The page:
Featured in MetalMag's June edition . See page 66.
New Administration Puts Carbon Reduction on the Agenda
By Andre de Fontaine
During the past decade, climate change steadily has moved up the political agenda. Now, with a new administration in Washington, D.C., that has demonstrated a clear commitment to action, comprehensive climate-change legislation appears ripe for passage within the next couple years. As a result, many industries are appropriately wondering what the new regulatory environment will mean for their businesses.
First, it is important to note that reducing greenhouse-gas (GHG) emissions will impose a cost to society, though that cost is likely to be small and manageable within the context of the overall economy. These costs must also be balanced against the costs of unabated climate change, which are projected to be much greater than taking action now. Still, there likely will be distributional impacts as the U.S. transitions to a low-carbon economy, with certain industries being able to handle the transition with greater ease than others.
The green-building industry widely is expected to be a major beneficiary of public policies to reduce greenhouse-gas emissions because policymakers recognize two related facts. First, the country’s existing buildings are major contributors to climate change, accounting for about 43 percent of U.S. GHG emissions; and second, a number of low-cost mitigation options available involve improving the efficiency of new and existing buildings. Additionally, as the nation is mired in a serious economic downturn, efforts to stimulate the economy are increasingly focused on green buildings as a major source of new jobs in the coming years. For example, the recently enacted American Recovery and Reinvestment Plan of 2009 contained billions for weatherization assistance for low-income households, grants for states to improve the efficiency of residential, commercial and government buildings, and tax credits for energy efficiency improvements to existing homes.
While these stimulus provisions will benefit the green building sector in the near term, longer-term policy, in the form a cap and trade system for GHGs is also on the horizon. How does a cap-and-trade program work? The government sets an annual cap on allowable emissions, which declines over time. It then distributes allowances to entities– free of charge, through an auction, or a combination of the two – to entities included in the program. These typically are major emitters, like power plants and large manufacturing facilities. The total number of allowances distributed must match the total emissions allowed under the cap.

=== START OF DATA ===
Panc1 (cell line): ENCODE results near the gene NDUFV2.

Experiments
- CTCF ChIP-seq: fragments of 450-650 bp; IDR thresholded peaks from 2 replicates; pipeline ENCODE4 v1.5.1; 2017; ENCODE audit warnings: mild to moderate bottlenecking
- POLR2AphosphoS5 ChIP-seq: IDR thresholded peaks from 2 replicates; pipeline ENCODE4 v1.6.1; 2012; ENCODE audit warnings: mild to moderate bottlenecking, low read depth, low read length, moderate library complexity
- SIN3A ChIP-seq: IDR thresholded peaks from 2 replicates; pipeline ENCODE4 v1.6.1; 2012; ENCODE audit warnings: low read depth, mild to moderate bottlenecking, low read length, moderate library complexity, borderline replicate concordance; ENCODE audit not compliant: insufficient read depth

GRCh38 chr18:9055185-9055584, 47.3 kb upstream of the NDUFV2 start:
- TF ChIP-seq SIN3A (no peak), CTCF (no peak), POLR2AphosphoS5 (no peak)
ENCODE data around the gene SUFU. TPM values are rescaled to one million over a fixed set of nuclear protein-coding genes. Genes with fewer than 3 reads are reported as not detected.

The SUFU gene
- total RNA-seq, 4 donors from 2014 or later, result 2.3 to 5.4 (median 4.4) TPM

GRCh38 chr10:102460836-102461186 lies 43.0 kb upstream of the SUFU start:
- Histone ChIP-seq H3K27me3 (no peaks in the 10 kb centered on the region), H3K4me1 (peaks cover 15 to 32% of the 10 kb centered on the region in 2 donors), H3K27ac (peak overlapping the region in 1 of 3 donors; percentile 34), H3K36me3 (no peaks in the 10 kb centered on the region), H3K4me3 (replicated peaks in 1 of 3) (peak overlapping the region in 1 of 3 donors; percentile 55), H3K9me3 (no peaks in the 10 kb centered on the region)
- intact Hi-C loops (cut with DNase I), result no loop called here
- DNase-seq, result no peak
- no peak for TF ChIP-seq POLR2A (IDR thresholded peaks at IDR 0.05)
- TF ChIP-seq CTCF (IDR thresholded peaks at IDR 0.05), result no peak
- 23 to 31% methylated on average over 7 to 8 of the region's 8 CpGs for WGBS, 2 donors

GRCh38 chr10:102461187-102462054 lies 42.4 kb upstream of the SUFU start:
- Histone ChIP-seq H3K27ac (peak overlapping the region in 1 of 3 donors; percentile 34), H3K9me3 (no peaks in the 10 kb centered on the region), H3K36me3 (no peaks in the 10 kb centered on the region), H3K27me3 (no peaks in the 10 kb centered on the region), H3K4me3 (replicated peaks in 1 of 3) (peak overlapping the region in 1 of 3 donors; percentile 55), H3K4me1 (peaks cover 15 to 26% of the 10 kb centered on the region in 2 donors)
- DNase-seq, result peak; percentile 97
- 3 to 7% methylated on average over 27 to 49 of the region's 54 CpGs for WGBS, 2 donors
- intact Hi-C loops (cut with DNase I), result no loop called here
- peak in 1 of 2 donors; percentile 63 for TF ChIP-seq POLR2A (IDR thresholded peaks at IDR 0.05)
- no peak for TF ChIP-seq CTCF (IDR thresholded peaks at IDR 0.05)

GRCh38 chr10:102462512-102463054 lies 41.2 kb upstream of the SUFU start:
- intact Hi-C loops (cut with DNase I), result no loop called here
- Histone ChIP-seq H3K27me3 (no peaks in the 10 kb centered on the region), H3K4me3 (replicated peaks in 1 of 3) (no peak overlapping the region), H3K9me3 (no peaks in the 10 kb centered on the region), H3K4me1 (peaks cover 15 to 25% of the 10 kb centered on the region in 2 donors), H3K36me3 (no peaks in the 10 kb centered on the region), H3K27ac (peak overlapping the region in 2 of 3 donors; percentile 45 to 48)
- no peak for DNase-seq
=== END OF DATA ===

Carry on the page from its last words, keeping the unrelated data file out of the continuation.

Regulated firms must hold and submit to the government one allowance for each ton of GHGs they emit. This creates a market for allowances—a carbon market—and an economic incentive for firms to reduce emissions. Those that easily can cut emissions can position themselves to purchase fewer allowances and/or sell excess allowances to firms that face higher reduction costs.
Buildings would not be directly regulated under the cap, but they could be impacted by increases in electricity and fuel costs attributable to the price of carbon. These higher energy prices will, over time, make investments in efficiency more attractive in the buildings sector.
This year the prospects for aggressive government action appear better than ever. President Obama has made clear his commitment to cap-and-trade legislation and related clean-energy policies, and key members of the U.S. Congress have pledged fast action in moving climate change legislation forward. Adding to the momentum for action is a strong push from the business community. This especially is noticeable in the advocacy efforts of the U.S. Climate Action Partnership, a unique coalition of 25 businesses and five nongovernmental organizations that is calling on Congress to pass comprehensive climate legislation this year.
Even as the country faces a significant economic challenge, business and political leaders increasingly are vocal about their commitment to addressing climate change--not at a later date, but right now. The green-building industry uniquely is positioned to ride this wave and make a major contribution in the country’s transition to a low-carbon future.
Andre de Fontaine is a Markets and Business Strategy Fellow at the Pew Center on Global Climate Change. He works with the Center's Business Environmental Leadership Council (BELC), a group of 43 largely Fortune 500 corporations that have partnered with the Pew Center to address issues related to climate change. He also engages in Pew Center analytic work on climate-related markets and investment issues.